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Job generation better than pay hike — economist

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President Benigno S. Aquino III, accompanied by Labor and Employment Secretary Rosalinda Dimapilis-Baldoz, arrives for the Pre-Labor Day Dialogue at the Heroes Hall of the Malacañan Palace on Tuesday (April 30). The conduct of Pre-Labor Day Dialogue is pursuant to the 22-point Labor and Employment Agenda of President Aquino, which essentially consists of among others, the following directives: promote not only the constitutionally protected rights of workers but also their right to participate in the policymaking process; and work with the private and labor sector to strengthen tripartite cooperation and promote industrial peace. (MNS photo)

President Benigno S. Aquino III, accompanied by Labor and Employment Secretary Rosalinda Dimapilis-Baldoz, arrives for the Pre-Labor Day Dialogue at the Heroes Hall of the Malacañan Palace on Tuesday (April 30). The conduct of Pre-Labor Day Dialogue is pursuant to the 22-point Labor and Employment Agenda of President Aquino, which essentially consists of among others, the following directives: promote not only the constitutionally protected rights of workers but also their right to participate in the policymaking process; and work with the private and labor sector to strengthen tripartite cooperation and promote industrial peace. (MNS photo)

MANILA, May 1 (Mabuhay) -– A private economist on Wednesday said it is more important for the government to create more jobs than to hike salaries because higher wages will discourage foreign investments.

Dr. Ernesto Pernia of the University of the Philippines School of Economics said the minimum wage rate in the Philippines is already one of the highest in Asia.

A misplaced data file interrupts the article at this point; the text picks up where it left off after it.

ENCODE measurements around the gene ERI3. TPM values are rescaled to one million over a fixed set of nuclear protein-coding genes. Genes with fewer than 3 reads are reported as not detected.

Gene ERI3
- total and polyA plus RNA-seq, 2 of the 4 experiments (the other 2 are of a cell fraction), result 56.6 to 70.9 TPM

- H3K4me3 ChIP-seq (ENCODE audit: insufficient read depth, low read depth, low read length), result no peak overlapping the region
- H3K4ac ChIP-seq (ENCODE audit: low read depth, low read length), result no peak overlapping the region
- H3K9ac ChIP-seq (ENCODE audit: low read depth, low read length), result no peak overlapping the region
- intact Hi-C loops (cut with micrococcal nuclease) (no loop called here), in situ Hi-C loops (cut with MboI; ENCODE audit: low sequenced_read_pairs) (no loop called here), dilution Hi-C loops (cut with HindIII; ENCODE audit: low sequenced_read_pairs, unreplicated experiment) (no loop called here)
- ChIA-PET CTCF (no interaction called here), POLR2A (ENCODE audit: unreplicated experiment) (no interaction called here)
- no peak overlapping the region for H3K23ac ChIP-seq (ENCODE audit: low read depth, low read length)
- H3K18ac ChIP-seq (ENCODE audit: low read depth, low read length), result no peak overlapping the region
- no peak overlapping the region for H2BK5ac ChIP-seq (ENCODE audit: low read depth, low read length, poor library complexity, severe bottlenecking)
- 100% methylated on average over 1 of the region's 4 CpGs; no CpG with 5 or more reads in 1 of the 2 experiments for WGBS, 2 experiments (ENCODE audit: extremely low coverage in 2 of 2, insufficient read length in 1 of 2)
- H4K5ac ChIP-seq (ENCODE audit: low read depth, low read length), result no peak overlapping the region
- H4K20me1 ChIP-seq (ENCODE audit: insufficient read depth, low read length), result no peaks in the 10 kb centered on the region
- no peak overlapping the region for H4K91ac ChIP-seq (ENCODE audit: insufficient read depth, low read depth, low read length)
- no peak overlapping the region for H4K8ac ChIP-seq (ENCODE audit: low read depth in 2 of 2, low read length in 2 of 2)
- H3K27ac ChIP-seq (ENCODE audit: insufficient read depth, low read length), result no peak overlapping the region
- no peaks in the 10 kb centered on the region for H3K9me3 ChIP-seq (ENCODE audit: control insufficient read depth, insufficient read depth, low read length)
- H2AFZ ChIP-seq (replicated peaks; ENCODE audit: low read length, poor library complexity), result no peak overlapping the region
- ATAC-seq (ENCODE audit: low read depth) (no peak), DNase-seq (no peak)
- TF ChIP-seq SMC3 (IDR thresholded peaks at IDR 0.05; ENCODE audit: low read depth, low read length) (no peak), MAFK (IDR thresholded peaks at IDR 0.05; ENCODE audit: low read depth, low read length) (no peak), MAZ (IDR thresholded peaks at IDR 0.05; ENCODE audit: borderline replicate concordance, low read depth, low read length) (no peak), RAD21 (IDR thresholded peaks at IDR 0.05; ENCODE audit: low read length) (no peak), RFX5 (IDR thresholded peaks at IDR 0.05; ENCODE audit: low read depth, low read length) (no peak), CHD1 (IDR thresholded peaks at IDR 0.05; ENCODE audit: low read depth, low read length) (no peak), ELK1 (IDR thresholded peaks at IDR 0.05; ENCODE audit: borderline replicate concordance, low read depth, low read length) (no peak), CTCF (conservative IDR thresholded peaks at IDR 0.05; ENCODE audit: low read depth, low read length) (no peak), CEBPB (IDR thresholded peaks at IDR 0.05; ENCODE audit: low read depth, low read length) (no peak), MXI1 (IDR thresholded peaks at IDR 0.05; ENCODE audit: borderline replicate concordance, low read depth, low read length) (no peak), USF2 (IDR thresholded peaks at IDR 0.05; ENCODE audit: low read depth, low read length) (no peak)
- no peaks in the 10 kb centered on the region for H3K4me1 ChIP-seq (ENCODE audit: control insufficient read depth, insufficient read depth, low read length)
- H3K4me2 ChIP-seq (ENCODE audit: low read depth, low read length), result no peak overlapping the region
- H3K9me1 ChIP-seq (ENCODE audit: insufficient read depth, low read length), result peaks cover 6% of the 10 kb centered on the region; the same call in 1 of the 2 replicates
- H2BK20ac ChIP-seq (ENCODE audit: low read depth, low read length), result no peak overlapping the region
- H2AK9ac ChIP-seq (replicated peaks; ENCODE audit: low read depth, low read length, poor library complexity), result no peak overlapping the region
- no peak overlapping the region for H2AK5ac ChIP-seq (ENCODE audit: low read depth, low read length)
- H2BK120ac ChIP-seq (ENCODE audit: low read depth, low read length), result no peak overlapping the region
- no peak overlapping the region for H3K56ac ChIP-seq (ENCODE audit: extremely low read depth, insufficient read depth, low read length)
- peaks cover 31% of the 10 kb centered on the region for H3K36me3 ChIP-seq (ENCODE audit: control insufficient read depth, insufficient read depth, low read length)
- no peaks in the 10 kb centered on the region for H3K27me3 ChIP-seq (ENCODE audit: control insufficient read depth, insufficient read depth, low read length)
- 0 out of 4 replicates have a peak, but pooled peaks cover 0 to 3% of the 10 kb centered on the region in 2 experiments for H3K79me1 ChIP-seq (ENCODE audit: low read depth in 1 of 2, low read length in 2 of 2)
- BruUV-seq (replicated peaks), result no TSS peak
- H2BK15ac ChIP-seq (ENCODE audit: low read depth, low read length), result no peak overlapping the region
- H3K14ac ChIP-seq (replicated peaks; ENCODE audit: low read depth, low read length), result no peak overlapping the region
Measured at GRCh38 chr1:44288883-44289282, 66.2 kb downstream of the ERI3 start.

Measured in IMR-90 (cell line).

He said any wage increase should be accompanied by an increase in workers’ productivity.

“Mahirap kasi kung magtaas ka ng sweldo palagi…hindi tayo maka-attract ng investors, foreign investors or local investors,” he said.

Pernia said an increase in productivity would lower inflation and increase real purchasing power of labor groups. He also said palliatives such as nonwage benefits are not the solution.

“Para sa ekonomista, mas importante na magkaroon ng employment opportunities. Lalago ang investment at ekonomiya. Dadami ang trabaho,” he said.

The UP professor said he supports government’s plan to launch an agro-industrial program in the last quarter of the year. He also said the Aquino administration’s potential to improve the labor situation is better compared to the previous administration.

“It is not the rate of economic growth that is important but the quality of economic growth, the structure. Dapat ang sources of economic growth should come from agriculture, manufacturing, not from services or [business process outsourcing]. That’s on the supply side. On the demand side, dapat hindi lang consumption. Dapat investment rin ang driver ng economic growth,” he said.

For his part, Alan Tanjusay of the Trade Union Congress of the Philippines said the country only has the third highest minimum wage rate in the ASEAN. He said one problem faced by the country is high electricity rates, which affects both employers and workers and deters investors.

Negotiated pay hikes

Meanwhile, former Labor Secretary Patricia Santo Tomas said trade unions should negotiate with specific companies for salary hikes instead of seeking across-the-board wage increases from government.

Santo Tomas said it is time to replace the traditional methods of seeking salary adjustments because companies have different financial situations.

She also said the relationship between management and laborers in a particular company should come into play in the internal discussions for wage increases.

She also said government should prioritize the industrialization of the agricultural sector over employment issues in urban centers. (MNS)

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